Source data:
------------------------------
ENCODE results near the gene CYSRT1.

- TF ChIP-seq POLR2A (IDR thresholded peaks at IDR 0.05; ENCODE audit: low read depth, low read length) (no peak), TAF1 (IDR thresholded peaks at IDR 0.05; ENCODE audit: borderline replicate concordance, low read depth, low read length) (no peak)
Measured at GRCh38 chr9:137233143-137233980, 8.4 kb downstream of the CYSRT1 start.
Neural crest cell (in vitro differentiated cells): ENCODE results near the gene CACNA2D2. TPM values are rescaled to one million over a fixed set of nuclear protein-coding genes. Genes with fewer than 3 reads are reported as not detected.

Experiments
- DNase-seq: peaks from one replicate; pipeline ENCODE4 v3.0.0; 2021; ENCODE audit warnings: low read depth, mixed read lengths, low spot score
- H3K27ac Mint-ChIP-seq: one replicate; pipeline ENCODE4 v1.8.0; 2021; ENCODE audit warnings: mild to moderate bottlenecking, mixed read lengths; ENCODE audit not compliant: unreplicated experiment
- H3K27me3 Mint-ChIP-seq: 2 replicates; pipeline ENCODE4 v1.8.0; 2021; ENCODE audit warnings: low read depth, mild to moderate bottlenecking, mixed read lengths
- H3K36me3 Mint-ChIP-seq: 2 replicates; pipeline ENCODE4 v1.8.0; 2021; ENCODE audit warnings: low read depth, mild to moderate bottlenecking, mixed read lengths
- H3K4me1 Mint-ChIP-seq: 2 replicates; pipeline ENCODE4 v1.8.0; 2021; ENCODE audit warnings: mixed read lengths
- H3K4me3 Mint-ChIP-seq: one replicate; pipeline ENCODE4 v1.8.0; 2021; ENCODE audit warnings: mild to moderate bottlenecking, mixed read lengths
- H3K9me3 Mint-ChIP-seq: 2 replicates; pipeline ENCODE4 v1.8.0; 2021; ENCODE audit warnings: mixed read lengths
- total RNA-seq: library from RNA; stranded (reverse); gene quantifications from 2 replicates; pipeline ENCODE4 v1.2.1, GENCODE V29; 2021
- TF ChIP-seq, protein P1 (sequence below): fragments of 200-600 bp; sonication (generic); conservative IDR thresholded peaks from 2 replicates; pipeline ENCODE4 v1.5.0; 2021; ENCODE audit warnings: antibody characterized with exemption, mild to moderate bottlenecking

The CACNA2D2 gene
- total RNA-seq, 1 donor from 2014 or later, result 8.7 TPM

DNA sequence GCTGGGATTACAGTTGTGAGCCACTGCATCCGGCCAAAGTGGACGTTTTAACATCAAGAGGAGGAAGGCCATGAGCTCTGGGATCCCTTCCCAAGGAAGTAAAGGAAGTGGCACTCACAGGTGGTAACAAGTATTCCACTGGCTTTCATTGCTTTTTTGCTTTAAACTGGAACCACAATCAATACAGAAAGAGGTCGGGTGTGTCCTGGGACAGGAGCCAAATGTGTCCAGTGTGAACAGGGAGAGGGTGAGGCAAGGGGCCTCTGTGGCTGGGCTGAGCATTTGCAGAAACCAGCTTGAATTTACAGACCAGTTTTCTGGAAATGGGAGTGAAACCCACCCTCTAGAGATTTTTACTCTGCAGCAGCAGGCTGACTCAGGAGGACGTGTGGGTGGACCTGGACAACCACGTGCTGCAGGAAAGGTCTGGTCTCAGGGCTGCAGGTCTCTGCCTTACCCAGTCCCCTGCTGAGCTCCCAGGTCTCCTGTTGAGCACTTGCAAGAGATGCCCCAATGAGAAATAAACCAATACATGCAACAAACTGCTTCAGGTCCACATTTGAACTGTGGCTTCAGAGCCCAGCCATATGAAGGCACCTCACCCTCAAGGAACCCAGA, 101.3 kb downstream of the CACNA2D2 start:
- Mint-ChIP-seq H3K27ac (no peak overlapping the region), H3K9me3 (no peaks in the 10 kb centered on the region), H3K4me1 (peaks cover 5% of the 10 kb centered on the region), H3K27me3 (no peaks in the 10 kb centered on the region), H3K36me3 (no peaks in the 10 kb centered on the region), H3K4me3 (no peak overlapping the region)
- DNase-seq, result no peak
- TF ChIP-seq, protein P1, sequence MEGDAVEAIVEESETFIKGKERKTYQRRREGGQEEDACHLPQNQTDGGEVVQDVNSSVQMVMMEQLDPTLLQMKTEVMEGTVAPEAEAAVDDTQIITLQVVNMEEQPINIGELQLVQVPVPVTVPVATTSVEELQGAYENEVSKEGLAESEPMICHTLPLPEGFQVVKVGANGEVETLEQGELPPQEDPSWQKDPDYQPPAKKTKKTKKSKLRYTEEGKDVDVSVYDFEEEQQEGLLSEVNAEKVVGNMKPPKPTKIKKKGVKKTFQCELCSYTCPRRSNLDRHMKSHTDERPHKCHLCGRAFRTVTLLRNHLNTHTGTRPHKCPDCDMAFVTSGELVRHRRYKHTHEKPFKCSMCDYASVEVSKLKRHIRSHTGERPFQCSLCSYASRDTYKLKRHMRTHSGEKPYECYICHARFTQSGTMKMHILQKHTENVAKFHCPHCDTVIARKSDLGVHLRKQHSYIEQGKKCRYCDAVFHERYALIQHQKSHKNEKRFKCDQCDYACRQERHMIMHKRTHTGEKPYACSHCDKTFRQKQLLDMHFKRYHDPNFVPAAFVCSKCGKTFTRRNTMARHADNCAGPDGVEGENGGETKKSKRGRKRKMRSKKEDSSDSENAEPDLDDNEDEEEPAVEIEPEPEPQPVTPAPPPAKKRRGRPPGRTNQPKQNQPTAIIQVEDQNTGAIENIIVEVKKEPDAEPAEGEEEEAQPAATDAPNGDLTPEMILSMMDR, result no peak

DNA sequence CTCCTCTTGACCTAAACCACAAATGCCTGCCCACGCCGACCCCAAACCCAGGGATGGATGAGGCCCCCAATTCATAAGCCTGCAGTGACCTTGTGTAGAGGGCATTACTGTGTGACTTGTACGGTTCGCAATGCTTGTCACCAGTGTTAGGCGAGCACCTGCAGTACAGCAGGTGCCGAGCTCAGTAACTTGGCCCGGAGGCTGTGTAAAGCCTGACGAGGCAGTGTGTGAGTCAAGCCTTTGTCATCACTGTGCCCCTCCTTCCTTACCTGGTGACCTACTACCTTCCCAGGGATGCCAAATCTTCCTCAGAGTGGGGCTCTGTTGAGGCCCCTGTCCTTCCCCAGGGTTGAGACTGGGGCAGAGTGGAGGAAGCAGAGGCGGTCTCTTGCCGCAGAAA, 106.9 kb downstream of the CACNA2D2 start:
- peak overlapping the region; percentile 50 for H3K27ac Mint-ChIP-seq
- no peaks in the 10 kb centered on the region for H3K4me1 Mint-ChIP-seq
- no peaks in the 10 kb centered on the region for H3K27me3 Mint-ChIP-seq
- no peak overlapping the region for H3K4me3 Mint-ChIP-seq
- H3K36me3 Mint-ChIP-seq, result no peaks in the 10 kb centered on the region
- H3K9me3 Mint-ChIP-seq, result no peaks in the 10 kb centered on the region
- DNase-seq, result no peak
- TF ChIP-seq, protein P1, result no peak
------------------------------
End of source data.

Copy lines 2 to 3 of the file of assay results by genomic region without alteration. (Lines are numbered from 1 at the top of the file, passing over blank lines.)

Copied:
- TF ChIP-seq POLR2A (IDR thresholded peaks at IDR 0.05; ENCODE audit: low read depth, low read length) (no peak), TAF1 (IDR thresholded peaks at IDR 0.05; ENCODE audit: borderline replicate concordance, low read depth, low read length) (no peak)
Measured at GRCh38 chr9:137233143-137233980, 8.4 kb downstream of the CYSRT1 start.